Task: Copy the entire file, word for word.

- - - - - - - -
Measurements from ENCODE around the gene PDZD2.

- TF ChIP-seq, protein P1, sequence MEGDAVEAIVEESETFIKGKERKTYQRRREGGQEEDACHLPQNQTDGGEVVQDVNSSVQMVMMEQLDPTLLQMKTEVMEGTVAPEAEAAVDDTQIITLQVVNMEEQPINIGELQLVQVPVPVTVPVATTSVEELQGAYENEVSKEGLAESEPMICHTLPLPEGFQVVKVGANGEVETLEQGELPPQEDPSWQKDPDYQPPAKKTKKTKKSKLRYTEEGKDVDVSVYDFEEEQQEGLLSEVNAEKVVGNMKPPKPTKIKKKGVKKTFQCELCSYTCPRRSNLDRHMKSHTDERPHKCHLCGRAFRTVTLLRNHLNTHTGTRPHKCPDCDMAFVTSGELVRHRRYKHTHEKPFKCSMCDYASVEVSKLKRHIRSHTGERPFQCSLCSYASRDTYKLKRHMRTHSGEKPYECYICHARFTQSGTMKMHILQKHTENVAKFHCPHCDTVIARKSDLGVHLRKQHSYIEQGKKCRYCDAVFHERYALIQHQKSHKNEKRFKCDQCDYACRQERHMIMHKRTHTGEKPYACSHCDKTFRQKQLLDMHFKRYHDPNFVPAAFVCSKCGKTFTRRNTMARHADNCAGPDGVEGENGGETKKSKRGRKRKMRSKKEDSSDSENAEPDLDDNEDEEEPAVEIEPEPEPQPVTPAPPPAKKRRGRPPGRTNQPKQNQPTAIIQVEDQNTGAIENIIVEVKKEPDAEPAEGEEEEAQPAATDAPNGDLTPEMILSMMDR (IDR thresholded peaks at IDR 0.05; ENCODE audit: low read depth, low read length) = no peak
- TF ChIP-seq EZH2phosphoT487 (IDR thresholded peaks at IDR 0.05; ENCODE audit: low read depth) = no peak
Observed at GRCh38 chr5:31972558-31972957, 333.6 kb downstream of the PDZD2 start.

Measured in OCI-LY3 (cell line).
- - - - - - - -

Measurements from ENCODE around the gene PDZD2.

- TF ChIP-seq, protein P1, sequence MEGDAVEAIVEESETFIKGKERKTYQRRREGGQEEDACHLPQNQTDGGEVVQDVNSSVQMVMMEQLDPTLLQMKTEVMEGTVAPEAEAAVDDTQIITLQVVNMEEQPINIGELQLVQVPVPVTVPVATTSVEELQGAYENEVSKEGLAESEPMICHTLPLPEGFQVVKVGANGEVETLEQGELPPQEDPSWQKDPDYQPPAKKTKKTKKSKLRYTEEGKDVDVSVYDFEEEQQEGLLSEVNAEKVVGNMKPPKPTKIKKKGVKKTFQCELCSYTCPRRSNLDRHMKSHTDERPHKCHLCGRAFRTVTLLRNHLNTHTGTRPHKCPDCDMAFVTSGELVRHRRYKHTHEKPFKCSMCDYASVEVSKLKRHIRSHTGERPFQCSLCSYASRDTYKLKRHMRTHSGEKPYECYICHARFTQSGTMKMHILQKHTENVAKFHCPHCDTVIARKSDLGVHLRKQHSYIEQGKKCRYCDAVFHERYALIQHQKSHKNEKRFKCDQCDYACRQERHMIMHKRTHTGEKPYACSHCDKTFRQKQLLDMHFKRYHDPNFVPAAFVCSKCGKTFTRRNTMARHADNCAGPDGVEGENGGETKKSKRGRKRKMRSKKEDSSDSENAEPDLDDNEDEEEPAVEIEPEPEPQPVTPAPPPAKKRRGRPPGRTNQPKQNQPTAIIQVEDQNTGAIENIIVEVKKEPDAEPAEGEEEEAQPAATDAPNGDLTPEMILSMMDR (IDR thresholded peaks at IDR 0.05; ENCODE audit: low read depth, low read length) = no peak
- TF ChIP-seq EZH2phosphoT487 (IDR thresholded peaks at IDR 0.05; ENCODE audit: low read depth) = no peak
Observed at GRCh38 chr5:31972558-31972957, 333.6 kb downstream of the PDZD2 start.

Measured in OCI-LY3 (cell line).